Developers of Chapelton of Elsick this week won a legal battle on their contributions to North East Transport projects.
Elsick Development Company (EDC) and Goodgrun Ltd challenged the Aberdeen City and Shire Strategic Development Planning Authority (SDPA) Guidance, on the grounds that it ignored Scottish Government policy on planning obligations.
Goodgrun owns land at Blackdog, to the north of Aberdeen, which is being developed for 600 homes, while 4000 homes are to be developed creating a whole new town at Chapelton.
The decision at the Court of Sessions in Edinburgh means that EDC will no longer pay £8m of contributions but will now pay £287,000.
Lawyers acting for EDC and Chapelton landowner the Duke of Fife said they were already funding projects for Chapelton of Elsick so should not be liable to pay for other projects not related to the development.
Elaine Farquharson-Black, partner at Burness Paull, who acted for both EDC and Goodgrun in the challenge, said “My clients have consistently maintained that the SDPA’s approach is unlawful.
“The Guidance did not require that the contributions sought from a development were fairly and reasonably related to a particular transport improvement or that such a payment should be used to fund an intervention that was required as a result of the development.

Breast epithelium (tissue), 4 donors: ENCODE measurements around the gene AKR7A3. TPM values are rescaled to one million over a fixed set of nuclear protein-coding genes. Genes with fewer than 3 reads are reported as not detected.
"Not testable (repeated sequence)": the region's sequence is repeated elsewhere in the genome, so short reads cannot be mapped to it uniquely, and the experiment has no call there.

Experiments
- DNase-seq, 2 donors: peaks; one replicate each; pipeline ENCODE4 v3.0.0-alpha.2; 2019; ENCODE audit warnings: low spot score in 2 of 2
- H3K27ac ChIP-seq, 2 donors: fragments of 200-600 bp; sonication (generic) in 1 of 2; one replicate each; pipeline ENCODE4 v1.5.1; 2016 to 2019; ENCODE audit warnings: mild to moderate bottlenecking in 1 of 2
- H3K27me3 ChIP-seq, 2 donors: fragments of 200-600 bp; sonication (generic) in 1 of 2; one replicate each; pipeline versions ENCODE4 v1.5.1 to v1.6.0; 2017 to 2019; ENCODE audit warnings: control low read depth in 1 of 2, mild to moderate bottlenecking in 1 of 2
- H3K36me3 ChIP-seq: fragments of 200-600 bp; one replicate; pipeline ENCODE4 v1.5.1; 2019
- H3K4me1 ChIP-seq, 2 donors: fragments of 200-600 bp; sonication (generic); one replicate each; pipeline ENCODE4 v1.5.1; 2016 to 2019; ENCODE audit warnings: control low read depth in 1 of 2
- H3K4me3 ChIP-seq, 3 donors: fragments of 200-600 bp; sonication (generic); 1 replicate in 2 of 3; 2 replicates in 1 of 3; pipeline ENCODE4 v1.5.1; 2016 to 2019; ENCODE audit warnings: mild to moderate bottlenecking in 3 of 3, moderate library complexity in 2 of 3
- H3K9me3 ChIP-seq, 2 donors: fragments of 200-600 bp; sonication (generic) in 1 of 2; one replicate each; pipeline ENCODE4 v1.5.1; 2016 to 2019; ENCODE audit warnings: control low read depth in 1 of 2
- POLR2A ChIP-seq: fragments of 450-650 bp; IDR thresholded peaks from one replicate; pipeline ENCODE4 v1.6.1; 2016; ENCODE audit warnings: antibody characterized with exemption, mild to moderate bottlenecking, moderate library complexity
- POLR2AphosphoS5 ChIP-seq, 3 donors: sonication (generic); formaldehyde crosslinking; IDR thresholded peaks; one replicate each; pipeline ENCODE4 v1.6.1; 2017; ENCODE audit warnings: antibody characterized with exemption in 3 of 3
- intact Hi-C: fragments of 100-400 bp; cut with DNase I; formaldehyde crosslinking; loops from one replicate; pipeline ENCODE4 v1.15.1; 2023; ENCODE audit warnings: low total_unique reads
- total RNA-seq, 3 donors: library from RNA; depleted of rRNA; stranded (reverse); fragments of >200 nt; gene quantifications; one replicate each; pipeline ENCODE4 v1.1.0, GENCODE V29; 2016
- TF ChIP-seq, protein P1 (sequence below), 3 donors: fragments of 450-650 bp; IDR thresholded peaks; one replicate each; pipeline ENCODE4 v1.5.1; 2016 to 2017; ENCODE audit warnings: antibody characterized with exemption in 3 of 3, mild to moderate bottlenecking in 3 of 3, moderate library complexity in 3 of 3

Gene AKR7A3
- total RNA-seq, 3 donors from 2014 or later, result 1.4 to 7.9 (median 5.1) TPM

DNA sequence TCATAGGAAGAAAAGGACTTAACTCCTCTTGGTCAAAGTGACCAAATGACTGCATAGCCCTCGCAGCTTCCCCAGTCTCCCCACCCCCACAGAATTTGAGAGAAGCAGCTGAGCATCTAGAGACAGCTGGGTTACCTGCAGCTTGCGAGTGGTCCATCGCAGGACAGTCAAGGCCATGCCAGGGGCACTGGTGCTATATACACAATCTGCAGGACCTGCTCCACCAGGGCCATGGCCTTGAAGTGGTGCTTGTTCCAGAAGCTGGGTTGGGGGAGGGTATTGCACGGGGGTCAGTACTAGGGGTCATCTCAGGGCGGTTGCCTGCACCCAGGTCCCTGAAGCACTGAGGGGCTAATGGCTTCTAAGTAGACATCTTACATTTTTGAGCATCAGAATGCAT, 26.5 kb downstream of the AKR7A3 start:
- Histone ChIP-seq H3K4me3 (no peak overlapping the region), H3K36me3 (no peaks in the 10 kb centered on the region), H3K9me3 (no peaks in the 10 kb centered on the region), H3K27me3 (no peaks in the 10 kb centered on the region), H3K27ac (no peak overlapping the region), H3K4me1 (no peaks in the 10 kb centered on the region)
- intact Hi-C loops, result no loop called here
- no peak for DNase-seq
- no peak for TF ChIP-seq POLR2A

“EDC remains fully committed to investing in infrastructure that is affected by the increased traffic generated by the development of Chapelton.
“EDC has already invested over £1m in a new roundabout at Newtonhill; hundreds of thousands of pounds improving the A90; as well as a new community bus service and park and ride at Newtonhill. As Chapelton grows, a further £12m has been earmarked for a new grade-separated junction on the A90.”
SDPA have said this week that they might consider appealing the decision made at the Court of Sessions.